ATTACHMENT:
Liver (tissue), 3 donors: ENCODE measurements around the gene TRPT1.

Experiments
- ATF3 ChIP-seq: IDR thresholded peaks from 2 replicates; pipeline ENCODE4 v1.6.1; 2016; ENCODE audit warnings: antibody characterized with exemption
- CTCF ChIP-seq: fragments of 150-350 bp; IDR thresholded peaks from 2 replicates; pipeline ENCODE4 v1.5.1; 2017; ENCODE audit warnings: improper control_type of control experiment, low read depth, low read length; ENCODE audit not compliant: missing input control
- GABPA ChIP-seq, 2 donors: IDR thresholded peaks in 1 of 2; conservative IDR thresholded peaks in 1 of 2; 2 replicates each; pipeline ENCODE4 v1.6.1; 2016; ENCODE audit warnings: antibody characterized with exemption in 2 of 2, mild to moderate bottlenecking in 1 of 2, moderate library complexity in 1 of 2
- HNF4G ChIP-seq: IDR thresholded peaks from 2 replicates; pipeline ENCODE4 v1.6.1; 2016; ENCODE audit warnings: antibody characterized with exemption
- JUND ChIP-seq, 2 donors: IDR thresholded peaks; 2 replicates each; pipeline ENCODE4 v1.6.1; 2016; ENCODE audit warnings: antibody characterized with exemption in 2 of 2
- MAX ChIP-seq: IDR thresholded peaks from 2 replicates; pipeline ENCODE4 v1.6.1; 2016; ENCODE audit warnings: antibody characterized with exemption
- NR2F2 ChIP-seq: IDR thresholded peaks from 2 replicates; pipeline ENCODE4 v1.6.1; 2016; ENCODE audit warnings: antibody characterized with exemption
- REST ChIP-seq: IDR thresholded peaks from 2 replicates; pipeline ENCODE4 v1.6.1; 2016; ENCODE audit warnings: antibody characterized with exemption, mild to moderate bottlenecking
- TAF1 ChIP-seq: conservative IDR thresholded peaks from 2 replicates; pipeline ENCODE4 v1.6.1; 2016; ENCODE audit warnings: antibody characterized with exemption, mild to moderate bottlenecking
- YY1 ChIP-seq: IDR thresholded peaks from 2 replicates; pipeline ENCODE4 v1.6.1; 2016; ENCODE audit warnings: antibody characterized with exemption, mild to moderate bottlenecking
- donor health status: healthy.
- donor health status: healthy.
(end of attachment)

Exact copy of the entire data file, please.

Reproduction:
Liver (tissue), 3 donors: ENCODE measurements around the gene TRPT1.

Experiments
- ATF3 ChIP-seq: IDR thresholded peaks from 2 replicates; pipeline ENCODE4 v1.6.1; 2016; ENCODE audit warnings: antibody characterized with exemption
- CTCF ChIP-seq: fragments of 150-350 bp; IDR thresholded peaks from 2 replicates; pipeline ENCODE4 v1.5.1; 2017; ENCODE audit warnings: improper control_type of control experiment, low read depth, low read length; ENCODE audit not compliant: missing input control
- GABPA ChIP-seq, 2 donors: IDR thresholded peaks in 1 of 2; conservative IDR thresholded peaks in 1 of 2; 2 replicates each; pipeline ENCODE4 v1.6.1; 2016; ENCODE audit warnings: antibody characterized with exemption in 2 of 2, mild to moderate bottlenecking in 1 of 2, moderate library complexity in 1 of 2
- HNF4G ChIP-seq: IDR thresholded peaks from 2 replicates; pipeline ENCODE4 v1.6.1; 2016; ENCODE audit warnings: antibody characterized with exemption
- JUND ChIP-seq, 2 donors: IDR thresholded peaks; 2 replicates each; pipeline ENCODE4 v1.6.1; 2016; ENCODE audit warnings: antibody characterized with exemption in 2 of 2
- MAX ChIP-seq: IDR thresholded peaks from 2 replicates; pipeline ENCODE4 v1.6.1; 2016; ENCODE audit warnings: antibody characterized with exemption
- NR2F2 ChIP-seq: IDR thresholded peaks from 2 replicates; pipeline ENCODE4 v1.6.1; 2016; ENCODE audit warnings: antibody characterized with exemption
- REST ChIP-seq: IDR thresholded peaks from 2 replicates; pipeline ENCODE4 v1.6.1; 2016; ENCODE audit warnings: antibody characterized with exemption, mild to moderate bottlenecking
- TAF1 ChIP-seq: conservative IDR thresholded peaks from 2 replicates; pipeline ENCODE4 v1.6.1; 2016; ENCODE audit warnings: antibody characterized with exemption, mild to moderate bottlenecking
- YY1 ChIP-seq: IDR thresholded peaks from 2 replicates; pipeline ENCODE4 v1.6.1; 2016; ENCODE audit warnings: antibody characterized with exemption, mild to moderate bottlenecking
- donor health status: healthy.
- donor health status: healthy.